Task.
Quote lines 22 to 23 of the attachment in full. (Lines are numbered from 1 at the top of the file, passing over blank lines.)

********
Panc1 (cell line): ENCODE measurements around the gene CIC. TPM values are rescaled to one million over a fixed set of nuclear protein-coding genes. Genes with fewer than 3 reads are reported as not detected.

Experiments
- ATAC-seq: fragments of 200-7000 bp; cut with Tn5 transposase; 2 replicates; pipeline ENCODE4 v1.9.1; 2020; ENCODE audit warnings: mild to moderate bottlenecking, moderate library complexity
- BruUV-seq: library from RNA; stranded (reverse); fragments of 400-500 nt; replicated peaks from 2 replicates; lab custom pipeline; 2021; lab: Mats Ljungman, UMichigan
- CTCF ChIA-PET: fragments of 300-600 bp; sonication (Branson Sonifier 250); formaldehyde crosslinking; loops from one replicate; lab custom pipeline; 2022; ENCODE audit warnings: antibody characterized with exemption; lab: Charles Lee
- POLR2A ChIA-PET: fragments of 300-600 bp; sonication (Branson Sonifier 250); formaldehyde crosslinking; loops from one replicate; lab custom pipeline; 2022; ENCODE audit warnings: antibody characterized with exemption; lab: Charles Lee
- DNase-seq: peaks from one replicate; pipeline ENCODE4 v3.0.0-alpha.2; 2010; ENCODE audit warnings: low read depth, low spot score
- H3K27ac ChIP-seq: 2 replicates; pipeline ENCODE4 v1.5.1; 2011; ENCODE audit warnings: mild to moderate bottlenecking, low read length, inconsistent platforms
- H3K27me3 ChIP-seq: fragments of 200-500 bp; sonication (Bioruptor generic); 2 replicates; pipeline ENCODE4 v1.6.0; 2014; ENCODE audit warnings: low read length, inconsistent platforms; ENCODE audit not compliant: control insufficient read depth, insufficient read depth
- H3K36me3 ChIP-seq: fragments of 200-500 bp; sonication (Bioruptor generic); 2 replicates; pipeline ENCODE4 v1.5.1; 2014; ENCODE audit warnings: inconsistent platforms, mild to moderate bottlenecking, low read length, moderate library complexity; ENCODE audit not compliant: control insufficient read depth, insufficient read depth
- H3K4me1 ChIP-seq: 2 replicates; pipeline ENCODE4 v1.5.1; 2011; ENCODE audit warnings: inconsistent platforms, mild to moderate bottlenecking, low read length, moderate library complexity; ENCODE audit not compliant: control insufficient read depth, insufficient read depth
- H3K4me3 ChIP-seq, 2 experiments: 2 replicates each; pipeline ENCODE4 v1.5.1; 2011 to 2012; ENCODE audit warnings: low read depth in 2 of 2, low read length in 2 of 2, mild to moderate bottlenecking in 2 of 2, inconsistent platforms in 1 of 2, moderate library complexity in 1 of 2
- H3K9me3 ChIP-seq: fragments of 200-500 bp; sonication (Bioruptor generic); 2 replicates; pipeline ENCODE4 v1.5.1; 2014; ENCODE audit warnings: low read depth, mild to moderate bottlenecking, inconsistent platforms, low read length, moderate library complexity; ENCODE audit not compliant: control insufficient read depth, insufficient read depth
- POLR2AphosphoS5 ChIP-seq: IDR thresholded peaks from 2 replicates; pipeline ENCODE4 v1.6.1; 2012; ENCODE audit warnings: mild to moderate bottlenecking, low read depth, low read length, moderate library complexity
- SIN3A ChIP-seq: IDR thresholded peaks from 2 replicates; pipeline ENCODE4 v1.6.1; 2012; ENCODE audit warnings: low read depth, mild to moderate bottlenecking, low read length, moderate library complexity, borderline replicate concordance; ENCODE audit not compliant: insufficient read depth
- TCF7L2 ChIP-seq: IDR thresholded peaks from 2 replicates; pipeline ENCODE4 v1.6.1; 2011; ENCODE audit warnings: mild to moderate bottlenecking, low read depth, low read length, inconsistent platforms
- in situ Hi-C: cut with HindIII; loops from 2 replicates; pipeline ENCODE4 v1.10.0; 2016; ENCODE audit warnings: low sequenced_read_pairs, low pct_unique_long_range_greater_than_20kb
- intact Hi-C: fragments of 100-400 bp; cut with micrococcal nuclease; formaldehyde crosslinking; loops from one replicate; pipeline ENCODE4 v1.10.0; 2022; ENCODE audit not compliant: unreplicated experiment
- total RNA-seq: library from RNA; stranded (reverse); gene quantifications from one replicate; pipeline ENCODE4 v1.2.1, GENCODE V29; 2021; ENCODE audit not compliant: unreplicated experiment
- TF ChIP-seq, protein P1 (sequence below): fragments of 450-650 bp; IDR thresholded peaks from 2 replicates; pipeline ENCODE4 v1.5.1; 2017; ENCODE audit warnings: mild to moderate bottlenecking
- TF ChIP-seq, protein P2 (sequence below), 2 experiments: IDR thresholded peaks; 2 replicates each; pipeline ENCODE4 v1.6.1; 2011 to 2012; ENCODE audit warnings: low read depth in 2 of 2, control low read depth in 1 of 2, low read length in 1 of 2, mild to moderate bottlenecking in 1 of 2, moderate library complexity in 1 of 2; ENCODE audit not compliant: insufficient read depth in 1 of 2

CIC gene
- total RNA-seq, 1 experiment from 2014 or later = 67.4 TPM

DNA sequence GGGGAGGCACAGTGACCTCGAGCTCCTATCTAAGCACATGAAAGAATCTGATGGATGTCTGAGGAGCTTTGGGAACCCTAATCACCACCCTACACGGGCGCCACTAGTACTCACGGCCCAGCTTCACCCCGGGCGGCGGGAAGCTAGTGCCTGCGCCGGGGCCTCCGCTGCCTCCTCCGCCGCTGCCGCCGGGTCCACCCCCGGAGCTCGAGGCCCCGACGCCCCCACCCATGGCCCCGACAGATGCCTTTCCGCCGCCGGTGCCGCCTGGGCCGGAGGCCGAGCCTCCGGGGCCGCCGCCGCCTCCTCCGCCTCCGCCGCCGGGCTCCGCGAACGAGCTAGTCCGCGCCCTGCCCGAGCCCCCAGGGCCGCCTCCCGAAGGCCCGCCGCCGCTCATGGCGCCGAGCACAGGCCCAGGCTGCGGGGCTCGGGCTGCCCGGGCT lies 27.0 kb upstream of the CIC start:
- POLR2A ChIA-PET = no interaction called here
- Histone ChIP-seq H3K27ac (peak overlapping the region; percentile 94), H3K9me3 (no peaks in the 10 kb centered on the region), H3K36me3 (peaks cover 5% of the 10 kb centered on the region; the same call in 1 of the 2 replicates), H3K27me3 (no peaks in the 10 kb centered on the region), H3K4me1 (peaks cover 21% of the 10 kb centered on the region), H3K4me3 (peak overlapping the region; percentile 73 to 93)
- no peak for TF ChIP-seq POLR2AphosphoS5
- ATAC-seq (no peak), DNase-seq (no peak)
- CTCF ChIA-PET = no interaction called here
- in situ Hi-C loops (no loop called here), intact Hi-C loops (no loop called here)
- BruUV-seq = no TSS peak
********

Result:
CIC gene
- total RNA-seq, 1 experiment from 2014 or later = 67.4 TPM